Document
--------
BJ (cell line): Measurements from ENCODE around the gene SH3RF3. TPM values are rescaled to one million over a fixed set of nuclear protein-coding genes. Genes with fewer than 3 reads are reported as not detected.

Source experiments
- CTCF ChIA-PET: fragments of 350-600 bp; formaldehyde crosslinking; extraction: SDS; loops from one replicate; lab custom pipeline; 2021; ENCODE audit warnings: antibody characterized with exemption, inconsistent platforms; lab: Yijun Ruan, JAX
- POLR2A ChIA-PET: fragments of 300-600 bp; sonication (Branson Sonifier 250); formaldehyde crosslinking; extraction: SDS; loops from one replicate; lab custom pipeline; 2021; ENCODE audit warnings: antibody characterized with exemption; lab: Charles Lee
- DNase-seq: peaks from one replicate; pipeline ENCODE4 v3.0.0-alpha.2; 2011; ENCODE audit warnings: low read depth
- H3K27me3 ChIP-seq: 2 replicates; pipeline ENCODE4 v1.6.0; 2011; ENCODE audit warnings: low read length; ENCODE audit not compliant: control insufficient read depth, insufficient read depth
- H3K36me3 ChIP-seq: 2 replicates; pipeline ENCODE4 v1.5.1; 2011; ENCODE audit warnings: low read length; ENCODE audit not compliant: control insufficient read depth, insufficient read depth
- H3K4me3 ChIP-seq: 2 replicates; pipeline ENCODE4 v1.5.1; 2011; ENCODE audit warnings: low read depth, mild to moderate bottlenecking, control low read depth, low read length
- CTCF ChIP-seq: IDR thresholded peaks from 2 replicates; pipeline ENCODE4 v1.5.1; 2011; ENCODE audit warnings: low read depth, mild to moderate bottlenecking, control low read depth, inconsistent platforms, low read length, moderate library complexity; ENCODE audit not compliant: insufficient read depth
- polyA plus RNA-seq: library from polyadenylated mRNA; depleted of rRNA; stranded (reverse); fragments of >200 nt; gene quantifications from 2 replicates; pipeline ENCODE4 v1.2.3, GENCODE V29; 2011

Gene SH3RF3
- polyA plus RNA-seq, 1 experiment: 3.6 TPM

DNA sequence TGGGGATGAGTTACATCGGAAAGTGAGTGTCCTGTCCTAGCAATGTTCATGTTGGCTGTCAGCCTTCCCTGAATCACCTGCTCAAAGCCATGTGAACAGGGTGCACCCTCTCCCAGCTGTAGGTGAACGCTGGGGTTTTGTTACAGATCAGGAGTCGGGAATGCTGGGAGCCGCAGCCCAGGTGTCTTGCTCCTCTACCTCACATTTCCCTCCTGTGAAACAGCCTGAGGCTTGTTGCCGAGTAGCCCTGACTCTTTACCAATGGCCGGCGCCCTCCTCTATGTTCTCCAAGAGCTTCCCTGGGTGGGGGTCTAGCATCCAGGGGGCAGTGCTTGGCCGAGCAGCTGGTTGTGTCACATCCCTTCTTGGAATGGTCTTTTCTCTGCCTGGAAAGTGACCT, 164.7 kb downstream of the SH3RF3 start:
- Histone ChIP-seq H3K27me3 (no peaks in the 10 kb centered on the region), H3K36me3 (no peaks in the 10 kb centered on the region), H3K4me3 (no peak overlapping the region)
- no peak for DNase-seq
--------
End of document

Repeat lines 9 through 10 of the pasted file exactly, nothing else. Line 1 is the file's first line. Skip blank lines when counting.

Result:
- CTCF ChIP-seq: IDR thresholded peaks from 2 replicates; pipeline ENCODE4 v1.5.1; 2011; ENCODE audit warnings: low read depth, mild to moderate bottlenecking, control low read depth, inconsistent platforms, low read length, moderate library complexity; ENCODE audit not compliant: insufficient read depth
- polyA plus RNA-seq: library from polyadenylated mRNA; depleted of rRNA; stranded (reverse); fragments of >200 nt; gene quantifications from 2 replicates; pipeline ENCODE4 v1.2.3, GENCODE V29; 2011